Authors: Christine A. Sinsky, MD
Mayo Clinic Procedures November 2017 Volume 92, Issue 11, Pages 1625–1635
To evaluate the relationship between burnout, satisfaction with electronic health records and work-life integration, and the career plans of US physicians.
Participants and Methods
Physicians across all specialties in the United States were surveyed between August 28, 2014, and October 6, 2014. Physicians provided information regarding the likelihood of reducing clinical hours in the next 12 months and the likelihood of leaving current practice within the next 24 months.
Of 35,922 physicians contacted, 6880 (19.2%) returned surveys. Of the 6695 physicians in clinical practice at the time of the survey (97.3%), 1275 of the 6452 who responded (19.8%) reported it was likely or definite that they would reduce clinical work hours in the next 12 months, and 1726 of the 6496 who responded (26.6%) indicated it was likely or definite that they would leave their current practice in the next 2 years. Of the latter group, 126 (1.9% of the 6695 physicians in clinical practice at the time of the survey) indicated that they planned to leave practice altogether and pursue a different career. Burnout (odds ratio [OR], 1.81; 95% CI, 1.49-2.19; P<.001), dissatisfaction with work-life integration (OR, 1.65; 95% CI, 1.27-2.14; P<.001), and dissatisfaction with the electronic health record (OR, 1.44; 95% CI, 1.16-1.80; P=.001) were independent predictors of intent to reduce clinical work hours and leave current practice.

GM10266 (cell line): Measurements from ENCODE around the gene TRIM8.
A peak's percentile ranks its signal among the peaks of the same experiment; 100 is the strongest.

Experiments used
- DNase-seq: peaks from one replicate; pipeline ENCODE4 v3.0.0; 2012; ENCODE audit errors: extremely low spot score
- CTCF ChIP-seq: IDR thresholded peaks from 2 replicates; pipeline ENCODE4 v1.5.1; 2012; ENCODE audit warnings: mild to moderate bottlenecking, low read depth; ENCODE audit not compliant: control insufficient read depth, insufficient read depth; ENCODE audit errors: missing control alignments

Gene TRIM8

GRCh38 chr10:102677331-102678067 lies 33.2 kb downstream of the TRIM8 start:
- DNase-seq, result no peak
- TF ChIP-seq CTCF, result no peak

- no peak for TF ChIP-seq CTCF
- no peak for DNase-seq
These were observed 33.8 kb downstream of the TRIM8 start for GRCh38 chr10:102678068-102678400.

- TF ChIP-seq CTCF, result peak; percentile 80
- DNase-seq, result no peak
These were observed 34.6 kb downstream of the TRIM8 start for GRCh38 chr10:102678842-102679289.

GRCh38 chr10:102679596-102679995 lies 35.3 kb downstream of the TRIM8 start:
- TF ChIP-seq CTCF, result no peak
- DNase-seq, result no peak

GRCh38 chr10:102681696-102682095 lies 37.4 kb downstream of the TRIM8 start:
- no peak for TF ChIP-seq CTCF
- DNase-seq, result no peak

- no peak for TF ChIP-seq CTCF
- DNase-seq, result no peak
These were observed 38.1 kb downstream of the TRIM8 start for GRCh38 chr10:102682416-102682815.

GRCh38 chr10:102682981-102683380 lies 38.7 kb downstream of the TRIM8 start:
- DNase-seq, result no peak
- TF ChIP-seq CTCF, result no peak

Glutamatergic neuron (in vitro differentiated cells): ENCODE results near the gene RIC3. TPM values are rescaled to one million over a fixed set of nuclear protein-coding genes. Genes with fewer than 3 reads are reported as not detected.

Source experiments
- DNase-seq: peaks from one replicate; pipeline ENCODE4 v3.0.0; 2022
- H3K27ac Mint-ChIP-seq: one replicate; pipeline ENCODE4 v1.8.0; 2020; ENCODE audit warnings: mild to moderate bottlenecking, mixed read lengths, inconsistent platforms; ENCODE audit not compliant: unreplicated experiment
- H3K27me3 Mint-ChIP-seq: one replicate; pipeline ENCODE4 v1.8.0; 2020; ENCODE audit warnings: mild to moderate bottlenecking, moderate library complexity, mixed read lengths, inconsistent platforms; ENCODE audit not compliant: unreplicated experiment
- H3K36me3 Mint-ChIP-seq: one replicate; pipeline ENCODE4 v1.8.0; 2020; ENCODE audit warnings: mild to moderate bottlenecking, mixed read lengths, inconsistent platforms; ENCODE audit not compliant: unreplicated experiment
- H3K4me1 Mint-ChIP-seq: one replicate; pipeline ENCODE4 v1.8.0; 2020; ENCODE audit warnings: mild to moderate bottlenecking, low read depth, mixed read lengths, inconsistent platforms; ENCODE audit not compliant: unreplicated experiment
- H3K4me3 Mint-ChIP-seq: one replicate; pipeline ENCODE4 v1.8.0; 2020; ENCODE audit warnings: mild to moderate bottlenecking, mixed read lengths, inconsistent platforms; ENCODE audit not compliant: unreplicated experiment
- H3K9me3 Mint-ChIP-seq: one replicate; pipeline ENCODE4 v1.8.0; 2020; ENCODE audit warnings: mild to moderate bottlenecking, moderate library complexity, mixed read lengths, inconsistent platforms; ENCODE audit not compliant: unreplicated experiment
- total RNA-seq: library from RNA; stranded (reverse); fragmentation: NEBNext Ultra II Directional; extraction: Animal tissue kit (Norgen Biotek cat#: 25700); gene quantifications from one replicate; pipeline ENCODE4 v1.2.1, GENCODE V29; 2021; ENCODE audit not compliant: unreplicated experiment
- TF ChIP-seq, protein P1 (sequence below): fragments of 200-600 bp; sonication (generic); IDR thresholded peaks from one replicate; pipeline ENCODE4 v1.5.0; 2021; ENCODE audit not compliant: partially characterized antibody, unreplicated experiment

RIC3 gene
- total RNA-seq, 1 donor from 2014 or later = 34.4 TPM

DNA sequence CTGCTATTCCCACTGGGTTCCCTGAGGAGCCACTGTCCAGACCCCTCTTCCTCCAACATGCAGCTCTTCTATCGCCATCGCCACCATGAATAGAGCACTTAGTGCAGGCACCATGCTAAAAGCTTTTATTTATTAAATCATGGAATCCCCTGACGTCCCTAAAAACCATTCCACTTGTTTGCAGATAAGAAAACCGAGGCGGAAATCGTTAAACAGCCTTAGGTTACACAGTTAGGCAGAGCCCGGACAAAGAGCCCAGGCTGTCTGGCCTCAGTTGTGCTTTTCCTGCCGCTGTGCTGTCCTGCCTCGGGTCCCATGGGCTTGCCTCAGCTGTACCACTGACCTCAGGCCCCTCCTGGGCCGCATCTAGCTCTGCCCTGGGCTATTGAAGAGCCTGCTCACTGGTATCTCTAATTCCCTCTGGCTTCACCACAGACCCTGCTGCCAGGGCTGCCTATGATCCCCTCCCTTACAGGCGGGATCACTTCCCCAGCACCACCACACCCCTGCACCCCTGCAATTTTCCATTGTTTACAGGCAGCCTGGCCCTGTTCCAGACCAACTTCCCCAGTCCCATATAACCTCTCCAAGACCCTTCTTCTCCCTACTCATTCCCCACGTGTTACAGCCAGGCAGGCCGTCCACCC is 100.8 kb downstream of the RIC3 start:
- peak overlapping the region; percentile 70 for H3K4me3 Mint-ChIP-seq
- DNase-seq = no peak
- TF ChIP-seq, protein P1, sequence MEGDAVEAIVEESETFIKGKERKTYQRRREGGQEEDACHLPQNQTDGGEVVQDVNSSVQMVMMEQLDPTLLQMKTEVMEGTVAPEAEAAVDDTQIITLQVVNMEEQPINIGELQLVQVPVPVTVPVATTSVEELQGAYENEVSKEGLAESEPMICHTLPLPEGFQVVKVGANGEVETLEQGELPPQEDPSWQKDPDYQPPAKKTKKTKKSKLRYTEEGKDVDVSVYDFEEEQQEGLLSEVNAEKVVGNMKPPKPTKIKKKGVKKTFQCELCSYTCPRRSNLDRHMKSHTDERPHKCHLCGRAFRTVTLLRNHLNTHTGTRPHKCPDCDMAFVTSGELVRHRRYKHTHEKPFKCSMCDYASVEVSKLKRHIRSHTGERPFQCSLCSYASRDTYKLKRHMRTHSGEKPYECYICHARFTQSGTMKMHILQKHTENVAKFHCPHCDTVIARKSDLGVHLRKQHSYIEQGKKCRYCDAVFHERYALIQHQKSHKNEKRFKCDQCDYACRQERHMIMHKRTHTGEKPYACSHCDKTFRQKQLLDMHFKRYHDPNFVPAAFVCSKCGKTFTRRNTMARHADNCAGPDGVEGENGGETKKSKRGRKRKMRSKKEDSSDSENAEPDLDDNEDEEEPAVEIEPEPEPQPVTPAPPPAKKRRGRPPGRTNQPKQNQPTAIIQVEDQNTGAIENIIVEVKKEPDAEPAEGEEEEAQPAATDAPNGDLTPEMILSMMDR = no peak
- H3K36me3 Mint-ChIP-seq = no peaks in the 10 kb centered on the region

Nearly 1 in 5 US physicians intend to reduce clinical work hours in the next year, and roughly 1 in 50 intend to leave medicine altogether in the next 2 years to pursue a different career. If physicians follow through on these intentions, it could profoundly worsen the projected shortage of US physicians.